duke February 4, 2013 at 12:34 PM

“What is truth” pilate to Jesus (I think) how could you leave that one out?


Sam May 30, 2013 at 6:23 AM

Great questions, I have a few as well,
Matthew 16:26 b. What shall a man give in exchange for his soul ?
John 3:4. How can a man be born when he is old? Can he enter the second time into his mothers womb?
1 Kings 18:21 And Elijah came unto all the people,and said, How long halt ye between two opinions?
2 Kings 3:3b Why set we here until we die?
Luke 7:20b. Art thou he that should come? Or look we for another?
Matthew 19:16 And behold,one came and said unto him, Good Master, what good thing must I do, that I may have eternal life?

Job 14:14 If a man die, shall he live again?


mimi June 19, 2013 at 8:22 PM

God has all wisdom and knowledge so we know he did not ask because he needed instructions


mimi June 19, 2013 at 8:23 PM

God has all wisdom and knowledge so we know he did not ask because he needed instructions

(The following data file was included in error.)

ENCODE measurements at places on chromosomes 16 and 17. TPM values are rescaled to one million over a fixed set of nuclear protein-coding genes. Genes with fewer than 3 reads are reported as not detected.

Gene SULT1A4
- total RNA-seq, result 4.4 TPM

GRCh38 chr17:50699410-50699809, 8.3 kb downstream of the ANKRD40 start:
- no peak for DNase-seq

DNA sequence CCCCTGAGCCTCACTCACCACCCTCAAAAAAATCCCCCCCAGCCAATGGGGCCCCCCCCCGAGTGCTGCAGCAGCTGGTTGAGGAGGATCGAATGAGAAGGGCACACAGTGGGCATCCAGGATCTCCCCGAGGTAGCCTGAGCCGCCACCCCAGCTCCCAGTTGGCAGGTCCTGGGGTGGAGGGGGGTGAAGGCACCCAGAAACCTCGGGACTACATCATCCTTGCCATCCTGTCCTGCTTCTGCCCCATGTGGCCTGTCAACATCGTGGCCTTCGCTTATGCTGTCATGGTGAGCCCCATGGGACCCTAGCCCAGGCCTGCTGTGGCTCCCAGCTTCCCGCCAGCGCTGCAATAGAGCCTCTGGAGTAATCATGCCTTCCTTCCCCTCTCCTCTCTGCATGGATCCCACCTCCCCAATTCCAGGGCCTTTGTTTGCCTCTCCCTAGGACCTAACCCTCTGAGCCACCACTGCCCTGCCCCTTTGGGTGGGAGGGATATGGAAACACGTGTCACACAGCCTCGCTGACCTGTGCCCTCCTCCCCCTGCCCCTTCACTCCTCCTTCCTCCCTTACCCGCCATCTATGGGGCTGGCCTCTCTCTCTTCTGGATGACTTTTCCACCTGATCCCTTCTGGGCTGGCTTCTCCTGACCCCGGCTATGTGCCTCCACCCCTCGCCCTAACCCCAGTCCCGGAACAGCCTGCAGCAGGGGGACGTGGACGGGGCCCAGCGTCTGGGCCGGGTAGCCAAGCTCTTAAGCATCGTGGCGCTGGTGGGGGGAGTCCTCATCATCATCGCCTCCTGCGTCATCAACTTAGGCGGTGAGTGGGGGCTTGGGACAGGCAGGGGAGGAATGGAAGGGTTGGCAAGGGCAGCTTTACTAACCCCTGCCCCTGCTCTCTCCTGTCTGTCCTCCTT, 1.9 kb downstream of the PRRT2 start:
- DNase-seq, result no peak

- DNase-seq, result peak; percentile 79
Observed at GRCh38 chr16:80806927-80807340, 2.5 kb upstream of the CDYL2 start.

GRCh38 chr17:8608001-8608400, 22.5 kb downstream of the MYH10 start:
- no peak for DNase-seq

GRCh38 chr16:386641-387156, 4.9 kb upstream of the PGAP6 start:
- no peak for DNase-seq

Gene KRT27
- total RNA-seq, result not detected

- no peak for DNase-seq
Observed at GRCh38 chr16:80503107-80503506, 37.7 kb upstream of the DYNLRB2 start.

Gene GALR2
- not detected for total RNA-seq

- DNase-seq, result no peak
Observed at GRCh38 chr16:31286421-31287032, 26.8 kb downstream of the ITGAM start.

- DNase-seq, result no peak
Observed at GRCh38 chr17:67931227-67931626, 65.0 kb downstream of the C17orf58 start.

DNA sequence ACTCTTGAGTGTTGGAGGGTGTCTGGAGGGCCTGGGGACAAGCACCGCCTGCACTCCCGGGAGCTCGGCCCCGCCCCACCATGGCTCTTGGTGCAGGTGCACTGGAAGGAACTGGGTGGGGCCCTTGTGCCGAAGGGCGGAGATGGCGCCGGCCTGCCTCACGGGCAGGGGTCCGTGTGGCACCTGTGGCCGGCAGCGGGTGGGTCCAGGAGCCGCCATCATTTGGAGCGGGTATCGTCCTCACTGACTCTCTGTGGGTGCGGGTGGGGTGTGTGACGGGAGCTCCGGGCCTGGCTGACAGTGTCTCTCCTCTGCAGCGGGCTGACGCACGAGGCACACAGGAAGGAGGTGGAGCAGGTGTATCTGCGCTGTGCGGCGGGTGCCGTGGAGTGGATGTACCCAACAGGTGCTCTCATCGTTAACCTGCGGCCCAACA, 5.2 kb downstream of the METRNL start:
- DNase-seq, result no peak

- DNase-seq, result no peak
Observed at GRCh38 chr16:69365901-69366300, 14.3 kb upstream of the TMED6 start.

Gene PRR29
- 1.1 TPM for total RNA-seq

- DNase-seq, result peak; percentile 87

God has all wisdom and knowledge so we know he does not need instruction


David July 22, 2013 at 6:33 AM

God never asked a question for information, only foe examination. I enjoy reading, and searching the scriptures for answers. It’s great for Sunday School lessons as well.


Marvin Thomas August 5, 2013 at 12:38 PM

I was thinking about creating a series of messages for my classes and the idea of biblical questions came to mind. Thanks for helping me with a list of questions from which to pull for the series.


Mark September 5, 2013 at 6:20 PM

Is there not a cause?